In this case Cameron has got what he asked for, with Tusk’s document saying “the relevant EU institutions and the member states will make all efforts to strengthen the internal market and to adapt it to keep pace with the changing environment” the European Council will implement this by “regularly assess[ing] progress in simplifying legislation and reducing burden on business so that red tape is cut.”

However, as there are already existing long term commitments to increasing competitiveness within Europe, it is unclear whether or not these changes are as a result of Cameron’s demands.

Sovereignty:

In this case Cameron specifically wanted an end to the founding principle of working towards an “ever closer union” in a “formal, legally binding and irreversible way”, wanting instead to increase sovereignty by giving more power to national parliaments, where decisions would only be made together where completely necessary.

Tusk’s proposal makes clear the divide between an “ever closer union” and “political integration”, saying “in light of the United Kingdom’s special situation under the Treaties, it is not committed to further political integration.”

He was also offered a “red-card” system whereby if a group of more than 55% of the national parliaments come together, they are able to veto EU legislation” unless the concerns raised can be accommodated.”

However, there have been questions raised about the effectiveness of the “red-card system” in practice, but despite this skepticism in this instance Cameron’s requests have more or less been met by Tusk, with it being clearly outlined in the document that Britain is exempt from moving into an “ever closer union.”

Social benefits and free movement:

The last, and most controversial of Cameron’s requests to Tusk is the one where the most compromises have been made.

In the demands, which have been perceived by many of the Eastern European member states as discriminating against their citizens, the prime minister demanded that those moving to Britain to work would be banned from claiming benefits or requesting council housing for four years.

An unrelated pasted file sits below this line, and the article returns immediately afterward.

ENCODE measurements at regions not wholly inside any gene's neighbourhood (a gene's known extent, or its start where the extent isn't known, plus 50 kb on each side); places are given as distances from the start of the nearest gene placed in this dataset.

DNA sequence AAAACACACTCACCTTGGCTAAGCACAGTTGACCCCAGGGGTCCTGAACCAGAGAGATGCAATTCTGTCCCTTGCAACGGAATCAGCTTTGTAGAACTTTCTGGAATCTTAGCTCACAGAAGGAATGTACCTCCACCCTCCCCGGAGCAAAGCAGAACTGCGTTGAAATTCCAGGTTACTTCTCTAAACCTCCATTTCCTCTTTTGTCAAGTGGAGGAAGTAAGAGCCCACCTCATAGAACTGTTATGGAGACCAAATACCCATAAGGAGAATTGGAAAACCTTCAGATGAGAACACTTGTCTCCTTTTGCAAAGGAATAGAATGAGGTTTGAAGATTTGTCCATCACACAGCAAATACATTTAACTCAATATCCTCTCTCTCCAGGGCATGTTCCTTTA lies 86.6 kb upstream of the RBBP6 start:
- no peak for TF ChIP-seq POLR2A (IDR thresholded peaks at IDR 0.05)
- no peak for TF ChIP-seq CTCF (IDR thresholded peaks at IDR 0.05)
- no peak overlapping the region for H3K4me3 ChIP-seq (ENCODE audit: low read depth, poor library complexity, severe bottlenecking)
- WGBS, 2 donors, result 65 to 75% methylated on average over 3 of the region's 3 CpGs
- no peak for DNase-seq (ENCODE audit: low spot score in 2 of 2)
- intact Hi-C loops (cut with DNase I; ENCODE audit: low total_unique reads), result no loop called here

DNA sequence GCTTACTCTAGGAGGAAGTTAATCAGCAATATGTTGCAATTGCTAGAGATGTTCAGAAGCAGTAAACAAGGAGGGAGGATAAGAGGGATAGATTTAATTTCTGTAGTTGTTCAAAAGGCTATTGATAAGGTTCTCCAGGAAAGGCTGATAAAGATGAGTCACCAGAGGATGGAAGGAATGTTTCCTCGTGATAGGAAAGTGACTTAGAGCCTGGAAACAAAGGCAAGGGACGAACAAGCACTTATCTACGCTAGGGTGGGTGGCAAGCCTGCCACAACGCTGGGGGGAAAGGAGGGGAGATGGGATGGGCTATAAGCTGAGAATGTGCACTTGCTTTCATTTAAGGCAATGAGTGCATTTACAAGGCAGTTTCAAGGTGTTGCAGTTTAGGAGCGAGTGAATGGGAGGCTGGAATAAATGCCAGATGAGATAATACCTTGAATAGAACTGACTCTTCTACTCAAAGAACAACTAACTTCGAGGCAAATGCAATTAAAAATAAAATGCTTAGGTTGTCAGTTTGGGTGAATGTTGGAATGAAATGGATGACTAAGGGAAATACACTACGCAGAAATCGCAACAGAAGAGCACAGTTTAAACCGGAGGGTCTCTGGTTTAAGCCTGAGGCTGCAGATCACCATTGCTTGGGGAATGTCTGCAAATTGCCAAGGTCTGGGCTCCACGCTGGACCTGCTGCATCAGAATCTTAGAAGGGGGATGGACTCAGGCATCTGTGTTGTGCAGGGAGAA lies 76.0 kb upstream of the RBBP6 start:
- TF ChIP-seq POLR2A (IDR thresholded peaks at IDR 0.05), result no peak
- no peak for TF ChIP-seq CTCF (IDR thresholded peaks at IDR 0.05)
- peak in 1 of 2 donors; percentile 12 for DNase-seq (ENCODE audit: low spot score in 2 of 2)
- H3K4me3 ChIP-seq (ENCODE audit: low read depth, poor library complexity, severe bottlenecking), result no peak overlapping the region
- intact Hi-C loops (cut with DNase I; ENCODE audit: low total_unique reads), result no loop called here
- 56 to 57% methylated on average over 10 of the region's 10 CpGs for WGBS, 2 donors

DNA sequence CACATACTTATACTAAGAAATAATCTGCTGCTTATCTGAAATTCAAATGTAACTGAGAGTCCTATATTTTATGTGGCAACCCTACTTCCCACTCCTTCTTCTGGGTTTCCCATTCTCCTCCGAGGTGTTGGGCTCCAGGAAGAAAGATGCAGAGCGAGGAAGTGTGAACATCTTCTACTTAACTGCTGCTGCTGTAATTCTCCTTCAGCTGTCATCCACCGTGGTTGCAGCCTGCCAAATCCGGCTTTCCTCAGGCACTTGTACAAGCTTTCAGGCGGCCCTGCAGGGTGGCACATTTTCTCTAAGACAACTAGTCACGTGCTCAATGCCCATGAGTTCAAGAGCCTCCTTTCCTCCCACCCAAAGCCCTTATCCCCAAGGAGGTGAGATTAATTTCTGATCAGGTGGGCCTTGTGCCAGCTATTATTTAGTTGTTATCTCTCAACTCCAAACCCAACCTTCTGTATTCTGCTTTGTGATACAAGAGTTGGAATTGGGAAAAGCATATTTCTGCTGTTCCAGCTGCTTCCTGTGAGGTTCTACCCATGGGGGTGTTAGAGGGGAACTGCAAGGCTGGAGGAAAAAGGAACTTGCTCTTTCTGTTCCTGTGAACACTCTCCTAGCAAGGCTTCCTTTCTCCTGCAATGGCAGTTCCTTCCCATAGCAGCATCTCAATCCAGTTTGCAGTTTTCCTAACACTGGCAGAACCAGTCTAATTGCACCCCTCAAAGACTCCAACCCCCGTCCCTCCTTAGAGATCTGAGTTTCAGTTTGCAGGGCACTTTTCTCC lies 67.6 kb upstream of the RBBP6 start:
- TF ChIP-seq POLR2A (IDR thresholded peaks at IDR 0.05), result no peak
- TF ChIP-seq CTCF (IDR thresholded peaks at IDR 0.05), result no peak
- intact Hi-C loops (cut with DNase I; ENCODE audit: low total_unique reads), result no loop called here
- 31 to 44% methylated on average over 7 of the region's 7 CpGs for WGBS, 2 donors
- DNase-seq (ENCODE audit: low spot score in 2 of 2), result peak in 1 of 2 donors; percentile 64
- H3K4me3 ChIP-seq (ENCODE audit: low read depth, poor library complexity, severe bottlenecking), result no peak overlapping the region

He also demanded that immigrants were unable to claim child tax credits or benefits for their children living abroad. In response, Tusk has allowed an “emergency brake” of benefits with a limit of four years, however this first has to be approved by the European Council, with it remaining unclear as to how exactly the UK would apply its so-called “emergency brake”.

The Tusk document states that “we need to fully respect the current treaties, in particular the principles of freedom of movement and non-discrimination”, alluding to the fact that in this case, Cameron would not get quite the reforms he wanted.

Conversely, Tusk has proposed “graduated” limits, “take[ing] account of the growing connection of the worker with the labour market of the host member state”. Meaning that as opposed to receiving no benefits at all, they’d begin with none, but their allowance would rise progressively over the next four years.

The child benefit demand has been met with yet another compromise, with the Tusk document not “end[ing] the practice of sending child benefit overseas”, it would only limit the amount that is sent.

However, Tusk has acknowledged that specifically this section of the proposals is in need of more thought, saying “this approach, as well as the exact duration of the application of such a mechanism need to be further discussed at our level.”

When asked about the reforms, Mr Tusk said it was “too early to say” when asked by the BBC how the other 28 member states would respond to the proposed changes, but added his hopes for a deal, stating that “the stakes are really high”, as well as writing in the document itself of the need for open discussions, saying; “to succeed we will all need to compromise. To fail would be compromising our common future.”

Featured image via Number 10 on Flickr